A Boeing 737 plane arriving from Guantanamo Bay in Cuba went off the runway into the St. Johns River in Florida on Friday night, Jacksonville Mayor Lenny Curry said.
'I've been briefed that all lives have been accounted for,' the mayor tweeted.
The plane is in shallow water and not submerged, and everyone is alive, the Jacksonville Sheriff's Office said.
The plane slid off a runway into the St. Johns River at 9:40 p.m. ET, a spokesman from the Naval Air Station Jacksonville said. It appears to have skidded off the airport runway while trying to land and ended up in the river, CNN affiliate WJXT reported.
The plane was arriving 'from Naval Station Guantanamo Bay, Cuba into Naval Air Station Jacksonville ' and crashed into the river at the end of the runway, Naval Air Station Jacksonville
'Navy security and emergency response personnel are on the scene and monitoring the situation,' it said.
David Soucie, a former inspector for the Federal Aviation Administration, described it as a private jet charter. Curry had initially called it a commercial flight.
'The fact that they were all brought out of the aircraft safely and no one was hurt says a lot about how the crew reacted to this situation,' he said.
Curry said fire and rescue crews were on the scene. 'While they work please pray,' he wrote.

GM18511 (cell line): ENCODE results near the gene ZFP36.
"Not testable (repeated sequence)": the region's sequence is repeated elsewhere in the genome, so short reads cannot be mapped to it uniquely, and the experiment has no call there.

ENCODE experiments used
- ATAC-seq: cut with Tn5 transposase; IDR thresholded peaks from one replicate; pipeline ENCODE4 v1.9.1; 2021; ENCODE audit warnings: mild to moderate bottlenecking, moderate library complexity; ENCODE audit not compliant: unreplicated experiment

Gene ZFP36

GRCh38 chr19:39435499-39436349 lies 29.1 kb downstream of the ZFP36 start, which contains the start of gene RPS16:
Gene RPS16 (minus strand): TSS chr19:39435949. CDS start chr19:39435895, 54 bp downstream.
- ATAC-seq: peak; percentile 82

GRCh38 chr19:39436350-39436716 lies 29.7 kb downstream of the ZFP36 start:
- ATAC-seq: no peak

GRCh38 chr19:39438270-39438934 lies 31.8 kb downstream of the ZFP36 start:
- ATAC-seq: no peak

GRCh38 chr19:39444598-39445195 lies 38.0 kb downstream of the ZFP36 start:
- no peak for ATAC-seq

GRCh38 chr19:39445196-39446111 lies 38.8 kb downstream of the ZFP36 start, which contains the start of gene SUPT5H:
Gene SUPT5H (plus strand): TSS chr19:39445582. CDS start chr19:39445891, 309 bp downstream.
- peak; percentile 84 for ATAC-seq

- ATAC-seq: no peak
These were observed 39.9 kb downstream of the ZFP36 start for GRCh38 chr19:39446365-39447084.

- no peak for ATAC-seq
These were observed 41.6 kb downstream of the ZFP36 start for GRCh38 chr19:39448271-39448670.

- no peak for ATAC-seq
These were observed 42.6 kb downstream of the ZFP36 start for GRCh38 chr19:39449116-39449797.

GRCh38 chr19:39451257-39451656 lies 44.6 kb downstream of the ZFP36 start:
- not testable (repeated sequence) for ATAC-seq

President Donald Trump's White House called to offer help as the situation was developing, the mayor said.
Developing story -- more to come.
- A Boeing 737 coming from Guantanamo Bay slid off the runway and fell into St. Johns River in Florida, officials say
- The world is grounding 737 MAX planes. Why isn't Boeing?
- Boeing faces safety questions after second 737 crash in six months
- Trump orders emergency grounding of Boeing 737 MAX 8 and 9 planes in US
- Grounding all 737 Max planes could cost Boeing billions of dollars
- Boeing 737 Max 8 grounding: What does it mean for travelers?
- Wall Street Journal: Software fix to Boeing 737 Max 8 planes delayed in part by government shutdown
- Gun show comes to St. Joseph
- Paws 4 Autism comes to St. Joseph
- Missouri River rising, nearing major flood stage in St. Joseph